Furthermore, scalability varies among scale-down models for different unit operations. Generally, chromatography and filtration scale well. For chromatography, it is widely accepted that operation of a smaller diameter column at the same bed height and linear velocity is an acceptable scaled- down model for larger-scale columns. For filtration, once operating parameters are normalized, filtration scales rather well. On the other hand, small-scale models for harvest/centrifugation (e.g., disk-stack centrifugation) are poorly scalable. This unit operation is best characterized at scale.

Another challenge for scale-down models is prediction of filter performance in the presence of a viral spike during viral clearance assessments. The virus and/or impurities often cause filter fouling, which does not commonly occur with protein streams. Therefore, it is difficult to predict maximum viral filter loading using a non-virus-containing feedstream. The best means to overcome these limitations is to develop processes that no longer re- quire viral clearance from chromatography. Many well-established techniques to inactivate viruses (such as low pH, detergent, UVC) and / or to remove viruses (such as nanofiltration) can be utilized to eliminate the need for clearing viruses by chromatography.

Technology Advancement In Scale-Down Models

Several advances in scale-down models have made great contributions to accelerating biopharmaceutical process development, including automated scale-down bioreactor systems for cell culture (e.g., ambr® 250, Sartorius Stedim Biotech), microcolumns for chromatography, and mechanistic modeling and simulations for chromatographic performance prediction. These technologies allow process scientists to better understand critical process parameters and optimize processes rap- idly without the need for pilot-scale runs and extensive experimentation. Addition- ally, they require significantly less material than traditional scale-down models.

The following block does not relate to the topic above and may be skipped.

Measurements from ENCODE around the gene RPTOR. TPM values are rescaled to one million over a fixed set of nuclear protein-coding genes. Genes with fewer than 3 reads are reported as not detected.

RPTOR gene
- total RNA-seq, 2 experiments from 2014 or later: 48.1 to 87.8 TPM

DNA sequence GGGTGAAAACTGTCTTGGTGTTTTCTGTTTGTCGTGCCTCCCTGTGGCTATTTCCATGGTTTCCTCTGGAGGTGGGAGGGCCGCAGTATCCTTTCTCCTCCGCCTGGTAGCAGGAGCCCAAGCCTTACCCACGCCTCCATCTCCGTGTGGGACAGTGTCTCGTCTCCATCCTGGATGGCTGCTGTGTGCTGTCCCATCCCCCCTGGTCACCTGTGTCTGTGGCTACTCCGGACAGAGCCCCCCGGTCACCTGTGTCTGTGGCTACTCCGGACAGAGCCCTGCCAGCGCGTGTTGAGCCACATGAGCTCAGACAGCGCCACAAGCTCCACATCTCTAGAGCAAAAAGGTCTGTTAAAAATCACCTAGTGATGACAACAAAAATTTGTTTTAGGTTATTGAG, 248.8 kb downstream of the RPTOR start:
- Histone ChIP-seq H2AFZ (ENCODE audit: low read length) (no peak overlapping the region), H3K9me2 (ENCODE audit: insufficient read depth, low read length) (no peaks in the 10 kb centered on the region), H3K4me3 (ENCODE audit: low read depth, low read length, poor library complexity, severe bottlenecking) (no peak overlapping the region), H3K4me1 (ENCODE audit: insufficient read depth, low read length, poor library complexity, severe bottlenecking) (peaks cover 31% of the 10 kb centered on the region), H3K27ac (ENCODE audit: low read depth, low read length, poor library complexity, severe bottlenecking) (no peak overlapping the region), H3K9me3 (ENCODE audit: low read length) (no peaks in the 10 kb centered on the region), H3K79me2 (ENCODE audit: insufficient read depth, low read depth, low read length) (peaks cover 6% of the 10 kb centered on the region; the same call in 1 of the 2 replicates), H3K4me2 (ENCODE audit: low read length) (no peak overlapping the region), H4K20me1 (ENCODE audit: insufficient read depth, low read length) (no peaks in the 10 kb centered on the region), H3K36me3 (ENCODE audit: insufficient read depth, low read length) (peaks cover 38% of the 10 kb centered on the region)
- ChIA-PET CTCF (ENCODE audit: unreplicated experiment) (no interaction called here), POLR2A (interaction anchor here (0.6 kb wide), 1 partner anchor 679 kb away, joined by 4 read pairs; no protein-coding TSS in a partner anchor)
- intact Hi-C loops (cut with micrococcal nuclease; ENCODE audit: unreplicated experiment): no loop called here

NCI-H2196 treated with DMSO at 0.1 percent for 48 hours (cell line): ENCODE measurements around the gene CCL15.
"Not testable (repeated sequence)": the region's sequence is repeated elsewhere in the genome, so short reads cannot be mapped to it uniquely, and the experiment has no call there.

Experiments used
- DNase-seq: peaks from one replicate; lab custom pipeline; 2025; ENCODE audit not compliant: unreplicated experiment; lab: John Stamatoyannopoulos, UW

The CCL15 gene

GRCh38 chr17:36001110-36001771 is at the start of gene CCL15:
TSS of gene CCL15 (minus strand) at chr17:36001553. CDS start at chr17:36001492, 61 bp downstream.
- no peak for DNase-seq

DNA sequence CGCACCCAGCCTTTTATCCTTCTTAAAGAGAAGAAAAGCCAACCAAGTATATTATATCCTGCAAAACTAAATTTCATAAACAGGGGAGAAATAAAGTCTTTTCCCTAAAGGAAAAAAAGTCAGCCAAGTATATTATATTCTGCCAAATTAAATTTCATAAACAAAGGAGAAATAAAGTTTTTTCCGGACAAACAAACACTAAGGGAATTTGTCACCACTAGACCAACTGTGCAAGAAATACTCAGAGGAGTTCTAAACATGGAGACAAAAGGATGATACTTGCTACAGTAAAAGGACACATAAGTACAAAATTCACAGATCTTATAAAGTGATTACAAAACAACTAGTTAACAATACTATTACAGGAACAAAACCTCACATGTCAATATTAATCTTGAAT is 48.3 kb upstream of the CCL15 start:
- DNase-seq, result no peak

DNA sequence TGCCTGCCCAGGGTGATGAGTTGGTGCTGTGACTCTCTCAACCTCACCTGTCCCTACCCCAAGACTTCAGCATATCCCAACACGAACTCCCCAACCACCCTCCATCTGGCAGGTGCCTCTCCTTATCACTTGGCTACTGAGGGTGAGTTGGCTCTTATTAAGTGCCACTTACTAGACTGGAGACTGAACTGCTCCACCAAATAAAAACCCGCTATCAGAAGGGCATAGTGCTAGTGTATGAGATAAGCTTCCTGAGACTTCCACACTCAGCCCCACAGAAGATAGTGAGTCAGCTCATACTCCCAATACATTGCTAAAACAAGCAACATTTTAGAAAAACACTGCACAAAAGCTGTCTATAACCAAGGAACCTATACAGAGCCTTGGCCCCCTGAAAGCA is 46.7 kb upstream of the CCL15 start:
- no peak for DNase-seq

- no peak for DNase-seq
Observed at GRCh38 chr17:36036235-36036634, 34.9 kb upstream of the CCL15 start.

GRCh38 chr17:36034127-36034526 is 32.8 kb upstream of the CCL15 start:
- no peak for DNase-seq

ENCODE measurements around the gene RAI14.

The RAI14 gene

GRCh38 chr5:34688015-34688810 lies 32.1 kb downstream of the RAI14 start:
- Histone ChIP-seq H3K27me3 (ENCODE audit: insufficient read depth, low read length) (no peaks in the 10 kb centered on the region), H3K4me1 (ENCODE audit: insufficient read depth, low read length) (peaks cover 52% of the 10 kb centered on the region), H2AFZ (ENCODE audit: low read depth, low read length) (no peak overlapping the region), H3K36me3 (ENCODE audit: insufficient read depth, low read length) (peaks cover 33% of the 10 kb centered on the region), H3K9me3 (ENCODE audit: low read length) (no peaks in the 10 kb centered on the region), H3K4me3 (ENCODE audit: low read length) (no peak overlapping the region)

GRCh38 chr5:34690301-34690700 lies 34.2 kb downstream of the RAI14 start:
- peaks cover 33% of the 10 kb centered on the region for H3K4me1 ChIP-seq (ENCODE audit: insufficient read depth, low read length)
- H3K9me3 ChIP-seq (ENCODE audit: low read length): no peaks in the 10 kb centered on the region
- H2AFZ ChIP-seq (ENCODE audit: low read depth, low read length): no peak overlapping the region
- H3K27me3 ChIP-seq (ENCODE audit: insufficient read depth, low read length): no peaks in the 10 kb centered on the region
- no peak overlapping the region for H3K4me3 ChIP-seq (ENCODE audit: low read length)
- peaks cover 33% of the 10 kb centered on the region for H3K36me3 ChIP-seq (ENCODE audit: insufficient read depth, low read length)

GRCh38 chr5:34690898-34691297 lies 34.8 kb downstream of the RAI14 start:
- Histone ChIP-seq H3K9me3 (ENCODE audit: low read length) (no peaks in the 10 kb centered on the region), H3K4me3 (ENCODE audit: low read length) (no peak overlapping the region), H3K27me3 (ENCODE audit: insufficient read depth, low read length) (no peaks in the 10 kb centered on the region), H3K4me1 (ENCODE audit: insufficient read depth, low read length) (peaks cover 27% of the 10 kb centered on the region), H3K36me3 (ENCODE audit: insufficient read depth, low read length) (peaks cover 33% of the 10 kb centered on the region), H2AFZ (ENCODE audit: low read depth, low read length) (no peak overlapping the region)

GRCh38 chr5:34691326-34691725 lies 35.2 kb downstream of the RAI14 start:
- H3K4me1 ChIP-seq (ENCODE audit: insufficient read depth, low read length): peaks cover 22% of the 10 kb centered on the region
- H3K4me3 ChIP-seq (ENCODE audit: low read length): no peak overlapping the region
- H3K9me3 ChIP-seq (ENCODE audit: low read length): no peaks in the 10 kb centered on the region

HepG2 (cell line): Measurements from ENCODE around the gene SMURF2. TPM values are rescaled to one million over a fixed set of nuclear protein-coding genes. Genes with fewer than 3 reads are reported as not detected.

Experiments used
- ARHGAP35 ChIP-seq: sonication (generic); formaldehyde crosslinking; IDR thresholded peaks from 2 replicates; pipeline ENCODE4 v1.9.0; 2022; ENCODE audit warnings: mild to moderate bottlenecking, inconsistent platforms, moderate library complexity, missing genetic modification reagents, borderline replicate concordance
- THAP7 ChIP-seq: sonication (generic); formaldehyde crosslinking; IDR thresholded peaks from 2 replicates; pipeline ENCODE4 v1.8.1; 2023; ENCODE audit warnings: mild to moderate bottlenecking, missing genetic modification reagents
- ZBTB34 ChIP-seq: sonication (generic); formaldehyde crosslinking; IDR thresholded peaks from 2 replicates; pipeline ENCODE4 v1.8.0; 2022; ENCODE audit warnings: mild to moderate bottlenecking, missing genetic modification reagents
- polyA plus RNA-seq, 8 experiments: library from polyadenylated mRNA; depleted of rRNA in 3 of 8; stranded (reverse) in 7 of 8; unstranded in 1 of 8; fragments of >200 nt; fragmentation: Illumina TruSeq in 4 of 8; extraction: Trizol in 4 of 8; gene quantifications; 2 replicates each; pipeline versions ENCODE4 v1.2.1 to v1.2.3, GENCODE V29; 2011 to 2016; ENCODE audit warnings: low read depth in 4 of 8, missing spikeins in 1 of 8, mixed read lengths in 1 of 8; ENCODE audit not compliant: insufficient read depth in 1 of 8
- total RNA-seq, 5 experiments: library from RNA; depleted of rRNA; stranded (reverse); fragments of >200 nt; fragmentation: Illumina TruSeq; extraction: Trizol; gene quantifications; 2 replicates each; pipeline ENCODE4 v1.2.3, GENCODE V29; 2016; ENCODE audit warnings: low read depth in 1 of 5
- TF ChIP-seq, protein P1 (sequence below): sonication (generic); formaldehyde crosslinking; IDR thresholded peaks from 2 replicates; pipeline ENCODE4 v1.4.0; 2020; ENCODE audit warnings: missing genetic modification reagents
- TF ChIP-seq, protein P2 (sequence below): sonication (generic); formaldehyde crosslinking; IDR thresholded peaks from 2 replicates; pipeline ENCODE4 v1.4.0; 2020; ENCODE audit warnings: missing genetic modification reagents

1. McKnight, N.,“Scale-down Model Qualification and Use
in Process Characterization.” CMC Strategy Forum. Jan 28, 2013. resmgr/CMC_No_Am_Jan_Spkr_Slds/2013_CMCJ_McKnight- Nathan.pdf.
  2. ICH Q11, “Development and Manufacture of Drug Substances (Chemical Entities and Biotechnological/Biologi- cal Entities).” May 1, 2012. Public_Web_Site/ICH_Products/Guidelines/Quality/Q11/ Q11_Step_4.pdf.

  3. ICH Q5A(R1), “Viral Safety Evaluation of Biotechnology Products Derived from Cell Lines of Human or Animal Origin.” Sept 23, 1999. uploads/2/6/2/1/26210522/q5a_r1__step4.pdf.

  4. Remington, K.M., “Fundamental Strategies for Viral Clear- ance Part 2: Technical Approaches.” BioProcess International. May 12, 2015. processing/viral-clearance/fundamental-strategies-for-viral- clearance-part-2-technical-approaches/.
  5. CBER/CDER/CVM, “Guidance for Industry: Process Valida- tion — General Principles and Practices.” US Food and Drug Administration. Jan 2011. Drugs/.../Guidances/UCM070336.pdf.


John Moscariello, Ph.D.

John joined CMC Biologics in 2014 and serves as the Vice President for Process Development. Prior to joining CMC Biologics, he held director-level positions at Amgen, focused on process development and characterization, clinical and commercial technology transfer and process validation. John has a Ph.D. in chemical and biological engineering from the University of Wisconsin-Madison and a bachelors of chemical engineering from the University of Delaware.